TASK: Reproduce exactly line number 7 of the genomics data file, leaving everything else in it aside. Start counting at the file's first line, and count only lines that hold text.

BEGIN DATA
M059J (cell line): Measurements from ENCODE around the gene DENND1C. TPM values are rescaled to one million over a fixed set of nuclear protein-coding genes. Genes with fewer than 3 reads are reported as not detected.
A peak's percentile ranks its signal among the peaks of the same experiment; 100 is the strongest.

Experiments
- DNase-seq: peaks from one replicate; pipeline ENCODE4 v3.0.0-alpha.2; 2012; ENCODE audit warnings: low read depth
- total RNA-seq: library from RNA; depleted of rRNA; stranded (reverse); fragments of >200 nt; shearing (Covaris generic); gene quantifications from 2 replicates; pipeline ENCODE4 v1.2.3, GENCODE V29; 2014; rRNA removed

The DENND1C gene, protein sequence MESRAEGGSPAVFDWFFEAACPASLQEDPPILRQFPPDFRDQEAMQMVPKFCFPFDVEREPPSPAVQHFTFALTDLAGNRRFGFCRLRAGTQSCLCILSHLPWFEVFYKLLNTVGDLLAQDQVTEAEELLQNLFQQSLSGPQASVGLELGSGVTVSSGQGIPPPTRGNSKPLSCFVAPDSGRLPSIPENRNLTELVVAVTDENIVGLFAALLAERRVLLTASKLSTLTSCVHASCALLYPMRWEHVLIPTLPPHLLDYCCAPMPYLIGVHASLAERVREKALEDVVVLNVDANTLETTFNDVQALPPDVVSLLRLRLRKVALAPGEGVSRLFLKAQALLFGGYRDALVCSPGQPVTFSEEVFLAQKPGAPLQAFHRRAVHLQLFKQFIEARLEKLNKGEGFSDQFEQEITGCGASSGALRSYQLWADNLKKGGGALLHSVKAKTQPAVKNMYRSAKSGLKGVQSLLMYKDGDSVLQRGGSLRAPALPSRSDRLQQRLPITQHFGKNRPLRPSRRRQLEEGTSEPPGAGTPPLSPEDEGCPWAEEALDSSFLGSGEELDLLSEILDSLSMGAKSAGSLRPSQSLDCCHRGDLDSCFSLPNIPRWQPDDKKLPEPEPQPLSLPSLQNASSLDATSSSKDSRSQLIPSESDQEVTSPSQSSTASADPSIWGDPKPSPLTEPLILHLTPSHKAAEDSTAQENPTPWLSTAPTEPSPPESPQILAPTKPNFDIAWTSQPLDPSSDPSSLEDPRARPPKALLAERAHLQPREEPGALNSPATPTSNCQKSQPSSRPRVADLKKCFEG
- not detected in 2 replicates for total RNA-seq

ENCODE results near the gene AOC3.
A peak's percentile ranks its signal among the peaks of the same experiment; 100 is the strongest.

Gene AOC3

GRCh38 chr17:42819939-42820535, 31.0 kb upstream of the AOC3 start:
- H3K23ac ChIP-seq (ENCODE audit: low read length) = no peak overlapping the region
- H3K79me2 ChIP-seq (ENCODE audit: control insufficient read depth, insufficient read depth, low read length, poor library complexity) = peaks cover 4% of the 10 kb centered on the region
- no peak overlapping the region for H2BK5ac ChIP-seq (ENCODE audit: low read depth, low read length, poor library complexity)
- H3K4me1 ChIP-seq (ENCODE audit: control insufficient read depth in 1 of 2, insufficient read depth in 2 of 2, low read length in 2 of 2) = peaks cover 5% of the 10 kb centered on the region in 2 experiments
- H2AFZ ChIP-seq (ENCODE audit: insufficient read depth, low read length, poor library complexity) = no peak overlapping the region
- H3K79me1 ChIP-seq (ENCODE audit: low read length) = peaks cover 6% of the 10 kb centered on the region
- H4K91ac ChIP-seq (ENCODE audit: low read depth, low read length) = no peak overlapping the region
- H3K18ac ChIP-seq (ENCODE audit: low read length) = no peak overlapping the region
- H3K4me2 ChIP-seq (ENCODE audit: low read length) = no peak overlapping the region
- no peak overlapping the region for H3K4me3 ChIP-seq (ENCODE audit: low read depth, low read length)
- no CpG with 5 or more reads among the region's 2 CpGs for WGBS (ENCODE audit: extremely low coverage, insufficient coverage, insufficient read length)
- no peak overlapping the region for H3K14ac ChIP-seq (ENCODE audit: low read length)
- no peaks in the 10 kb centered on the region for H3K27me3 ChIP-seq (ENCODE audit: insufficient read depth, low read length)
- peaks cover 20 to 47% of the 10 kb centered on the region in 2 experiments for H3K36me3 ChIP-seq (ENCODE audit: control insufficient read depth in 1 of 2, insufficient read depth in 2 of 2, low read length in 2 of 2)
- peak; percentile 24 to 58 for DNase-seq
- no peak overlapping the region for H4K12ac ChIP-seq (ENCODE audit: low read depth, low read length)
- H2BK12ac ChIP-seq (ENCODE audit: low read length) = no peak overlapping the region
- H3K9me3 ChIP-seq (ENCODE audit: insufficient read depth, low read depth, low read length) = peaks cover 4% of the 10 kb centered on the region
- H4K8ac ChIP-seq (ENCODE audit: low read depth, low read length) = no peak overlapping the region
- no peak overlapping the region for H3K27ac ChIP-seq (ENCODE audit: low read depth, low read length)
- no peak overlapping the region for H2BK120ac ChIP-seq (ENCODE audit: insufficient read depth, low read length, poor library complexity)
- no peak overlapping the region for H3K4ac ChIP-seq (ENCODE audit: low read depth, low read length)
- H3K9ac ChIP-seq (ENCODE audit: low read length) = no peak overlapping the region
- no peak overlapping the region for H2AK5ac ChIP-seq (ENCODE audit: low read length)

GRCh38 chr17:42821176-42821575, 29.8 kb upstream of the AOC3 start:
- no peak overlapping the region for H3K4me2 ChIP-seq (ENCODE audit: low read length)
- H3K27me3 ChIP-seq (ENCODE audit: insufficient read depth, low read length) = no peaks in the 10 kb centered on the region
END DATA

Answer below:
- not detected in 2 replicates for total RNA-seq